A slew of bank CEOs and other high-ranking executives took the stage, separately, Tuesday at Goldman Sachs’ U.S. Financial Services Conference, offering clues as to what the short-term future might hold for their respective institutions.
Here are three potentially crucial developments:
1. Wells Fargo could lay off tens of thousands of employees.
The nation’s fourth-largest bank expects to set aside between $750 million and $1 billion in this year’s fourth quarter for “unanticipated” severance costs, CEO Charlie Scharf said at the Goldman conference Tuesday.
“We have seen turnover come down,” Scharf said, according to the Financial Times. “Unfortunately, we’re going to have to be more aggressive about our own internal actions.”
Wells Fargo declined to tell CNBC how many jobs it would cut, but a spokesperson for the bank said the layoffs are expected next year.
Wells spent $186 million on severance in the third quarter, according to the Financial Times — eliminating 7,000 roles. By that math, upcoming cutbacks could be quite significant.
The bank has cut 11,300 positions over the first nine months of 2023, according to CNBC. Scharf emphasized Tuesday that it did so “without one big, massive layoff.”
“It’s been just focused area by area on where we can get more efficient,” Scharf said, according to the Financial Times. “We are not even close to where we should be … We’re focused on just our processes and how we can eliminate duplication and simplify the company.”
Like some of its competitors — notably, Citi — Wells has added thousands of jobs in the past several years, too — to address shortcomings found by regulators.
Wells Fargo has nine open consent orders, according to Reuters — many stemming from the bank’s 2016 fake-accounts scandal.
“When we look at these consent orders, appropriately, everyone is focused on what the end date is, when these things get lifted,” Scharf said, according to the Financial Times, noting especially the cap the Federal Reserve imposed in 2018 to limit Wells’ asset total to $1.95 trillion.
Wells executives had pinpointed the first quarter of 2025 as the earliest they think the asset cap could be lifted, Bloomberg reported last month, citing sources familiar with the matter. Scharf cemented that timeline Tuesday.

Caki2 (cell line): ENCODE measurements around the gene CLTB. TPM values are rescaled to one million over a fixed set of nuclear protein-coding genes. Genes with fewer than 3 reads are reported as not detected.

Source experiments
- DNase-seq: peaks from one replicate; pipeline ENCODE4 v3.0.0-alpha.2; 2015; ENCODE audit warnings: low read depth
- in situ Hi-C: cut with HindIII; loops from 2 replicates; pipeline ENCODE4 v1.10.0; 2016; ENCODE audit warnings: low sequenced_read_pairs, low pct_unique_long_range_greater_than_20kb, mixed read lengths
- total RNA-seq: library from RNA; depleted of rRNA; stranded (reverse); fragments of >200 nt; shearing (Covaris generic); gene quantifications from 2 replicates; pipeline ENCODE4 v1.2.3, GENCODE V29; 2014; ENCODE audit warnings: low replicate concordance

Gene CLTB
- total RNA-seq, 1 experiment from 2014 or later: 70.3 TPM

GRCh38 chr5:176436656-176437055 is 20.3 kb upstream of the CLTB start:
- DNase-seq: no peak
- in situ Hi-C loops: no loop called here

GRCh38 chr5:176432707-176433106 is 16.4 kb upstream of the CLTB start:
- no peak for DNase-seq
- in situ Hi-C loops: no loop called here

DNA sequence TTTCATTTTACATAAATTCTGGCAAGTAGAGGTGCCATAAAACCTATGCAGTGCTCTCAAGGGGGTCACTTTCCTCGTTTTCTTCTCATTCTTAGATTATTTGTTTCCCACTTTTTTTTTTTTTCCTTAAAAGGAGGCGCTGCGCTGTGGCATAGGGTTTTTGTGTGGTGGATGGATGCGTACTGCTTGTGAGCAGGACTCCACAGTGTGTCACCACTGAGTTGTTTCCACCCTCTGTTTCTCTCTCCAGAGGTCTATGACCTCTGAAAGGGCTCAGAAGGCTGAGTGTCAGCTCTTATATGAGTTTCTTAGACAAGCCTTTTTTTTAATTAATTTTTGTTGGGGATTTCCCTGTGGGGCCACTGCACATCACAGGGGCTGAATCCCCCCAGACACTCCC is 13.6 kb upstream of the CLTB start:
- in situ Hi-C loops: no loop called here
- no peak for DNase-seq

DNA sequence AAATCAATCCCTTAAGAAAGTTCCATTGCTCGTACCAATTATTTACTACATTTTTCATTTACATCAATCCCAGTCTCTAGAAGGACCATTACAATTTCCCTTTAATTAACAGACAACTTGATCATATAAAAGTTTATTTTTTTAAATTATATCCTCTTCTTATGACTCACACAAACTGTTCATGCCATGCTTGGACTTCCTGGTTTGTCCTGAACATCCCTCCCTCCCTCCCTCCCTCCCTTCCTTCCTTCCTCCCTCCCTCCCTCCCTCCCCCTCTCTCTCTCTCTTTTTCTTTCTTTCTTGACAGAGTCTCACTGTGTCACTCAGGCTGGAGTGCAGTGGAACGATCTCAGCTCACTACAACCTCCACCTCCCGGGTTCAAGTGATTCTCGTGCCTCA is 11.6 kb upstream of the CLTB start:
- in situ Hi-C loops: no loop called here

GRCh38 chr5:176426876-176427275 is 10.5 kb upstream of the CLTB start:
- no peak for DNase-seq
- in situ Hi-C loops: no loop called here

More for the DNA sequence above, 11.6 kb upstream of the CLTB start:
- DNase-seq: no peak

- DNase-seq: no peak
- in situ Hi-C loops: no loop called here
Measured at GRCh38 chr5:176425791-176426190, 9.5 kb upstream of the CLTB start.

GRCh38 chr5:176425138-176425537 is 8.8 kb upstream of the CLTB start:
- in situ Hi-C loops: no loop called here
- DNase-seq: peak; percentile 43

“That’s not an opportunity as we look into 2024 for [cost] reduction,” he said of the asset cap, according to the Financial Times.
2. Lazard leans into managing directors.
Lazard CEO Peter Orszag had said as early as September — before he officially took the chief executive role — that he aimed to double the investment bank’s revenue by 2030. On Tuesday, he detailed some of the “how” behind that goal.
The bank plans to expand its number of managing directors by 10 per year, Orszag told Goldman Sachs conference attendees, according to Bloomberg.
Additionally, the bank wants to gradually increase each MD’s revenue goals — to $8.5 million per managing director by 2025, and $10 million in 2028, Orszag said.
To grow its MD ranks, Lazard will promote internally and hire laterally, Orszag said. He also expects that generative artificial intelligence will boost productivity by taking on some of the “mundane” tasks now given to analysts. That will free up the compensation budget to hire more managing directors, Orszag said, according to Bloomberg.
Orszag also predicted that 2024 would be stronger for dealmaking than this year, as market participants grow impatient with the strategy of waiting for the Federal Reserve to drop interest rates.
“The longer this high-rate environment has been in place, the more people think ‘well, you know what, we’re just going to have to live with it and let’s proceed anyway,’” Orszag said, according to Bloomberg.
Orszag added he aims for Lazard’s asset-management business to diversify.
“We’re setting a goal of 30% of the asset-management business being outside of the traditional liquid market category that we’re currently focused on by 2030,” he said, according to Bloomberg.
3. JPMorgan Chase kept most of First Republic’s clients, but with less money.
The nation’s largest bank retained 90% of First Republic’s customers since buying the failed bank in May, Marianne Lake, co-head of consumer and community banking at JPMorgan Chase, told attendees Tuesday at the Goldman conference.
“A lot of the deposits came down rationally and over a very short period of time, but we still have relationships,” Lake said, according to Bloomberg. “So we still have a lot of opportunity to talk to them about bringing more of their wallet back to the company.”
Lake also gave a status update as to the combining of the two institutions.
"We have done the home lending integration, mortgage origination and servicing already," she said, according to Reuters. "We're going to do the deposit migration and integration by the middle of next year.”
As part of its brick-and-mortar integration, JPMorgan said in June it would close 21 of First Republic’s 84 locations.
Lake on Tuesday said much of JPMorgan’s branch footprint has already been optimized, leaving it with "less and less accretive opportunities to consolidate," according to American Banker.
Roughly 79,000 bank branches were scattered about the U.S. as of last year, S&P Global found — a drop from about 100,000 locations in 2009.
JPMorgan, however, stands counter to the trend. Despite consolidations, the bank added nine net branches between September 2021 and September 2023. JPMorgan counted 4,863 as of this year’s third quarter, regulatory filings show.
The bank plans to continue adding about 150 branches per year, Lake said Tuesday, according to American Banker.
“Over time, you'll see our network generally be flat to up, but we're going to keep adding in areas where we think the opportunity is there to do it," she said.